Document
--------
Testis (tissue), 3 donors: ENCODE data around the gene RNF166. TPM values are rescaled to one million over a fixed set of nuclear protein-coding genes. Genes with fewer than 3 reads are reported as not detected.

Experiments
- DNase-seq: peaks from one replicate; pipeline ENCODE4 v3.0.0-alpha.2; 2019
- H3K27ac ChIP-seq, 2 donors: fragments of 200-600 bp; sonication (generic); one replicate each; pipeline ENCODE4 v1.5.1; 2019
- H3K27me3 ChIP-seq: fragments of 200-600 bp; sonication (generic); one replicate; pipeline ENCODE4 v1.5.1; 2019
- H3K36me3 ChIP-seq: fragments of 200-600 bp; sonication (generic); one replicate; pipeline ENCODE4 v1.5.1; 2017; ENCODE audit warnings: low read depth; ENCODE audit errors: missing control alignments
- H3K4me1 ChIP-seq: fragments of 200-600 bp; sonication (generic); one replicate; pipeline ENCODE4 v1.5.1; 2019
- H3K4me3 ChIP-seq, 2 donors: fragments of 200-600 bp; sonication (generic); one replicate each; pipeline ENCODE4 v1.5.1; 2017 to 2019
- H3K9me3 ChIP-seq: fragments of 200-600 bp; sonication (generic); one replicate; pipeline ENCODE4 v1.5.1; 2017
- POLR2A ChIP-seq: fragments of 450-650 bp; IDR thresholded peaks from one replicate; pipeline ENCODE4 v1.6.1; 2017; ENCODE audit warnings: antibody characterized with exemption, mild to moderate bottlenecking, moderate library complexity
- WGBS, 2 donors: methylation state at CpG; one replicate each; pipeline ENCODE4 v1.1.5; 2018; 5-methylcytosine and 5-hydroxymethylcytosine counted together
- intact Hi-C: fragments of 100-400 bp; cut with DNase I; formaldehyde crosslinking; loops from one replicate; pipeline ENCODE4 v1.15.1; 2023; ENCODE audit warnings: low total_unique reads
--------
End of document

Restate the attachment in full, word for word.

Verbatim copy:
Testis (tissue), 3 donors: ENCODE data around the gene RNF166. TPM values are rescaled to one million over a fixed set of nuclear protein-coding genes. Genes with fewer than 3 reads are reported as not detected.

Experiments
- DNase-seq: peaks from one replicate; pipeline ENCODE4 v3.0.0-alpha.2; 2019
- H3K27ac ChIP-seq, 2 donors: fragments of 200-600 bp; sonication (generic); one replicate each; pipeline ENCODE4 v1.5.1; 2019
- H3K27me3 ChIP-seq: fragments of 200-600 bp; sonication (generic); one replicate; pipeline ENCODE4 v1.5.1; 2019
- H3K36me3 ChIP-seq: fragments of 200-600 bp; sonication (generic); one replicate; pipeline ENCODE4 v1.5.1; 2017; ENCODE audit warnings: low read depth; ENCODE audit errors: missing control alignments
- H3K4me1 ChIP-seq: fragments of 200-600 bp; sonication (generic); one replicate; pipeline ENCODE4 v1.5.1; 2019
- H3K4me3 ChIP-seq, 2 donors: fragments of 200-600 bp; sonication (generic); one replicate each; pipeline ENCODE4 v1.5.1; 2017 to 2019
- H3K9me3 ChIP-seq: fragments of 200-600 bp; sonication (generic); one replicate; pipeline ENCODE4 v1.5.1; 2017
- POLR2A ChIP-seq: fragments of 450-650 bp; IDR thresholded peaks from one replicate; pipeline ENCODE4 v1.6.1; 2017; ENCODE audit warnings: antibody characterized with exemption, mild to moderate bottlenecking, moderate library complexity
- WGBS, 2 donors: methylation state at CpG; one replicate each; pipeline ENCODE4 v1.1.5; 2018; 5-methylcytosine and 5-hydroxymethylcytosine counted together
- intact Hi-C: fragments of 100-400 bp; cut with DNase I; formaldehyde crosslinking; loops from one replicate; pipeline ENCODE4 v1.15.1; 2023; ENCODE audit warnings: low total_unique reads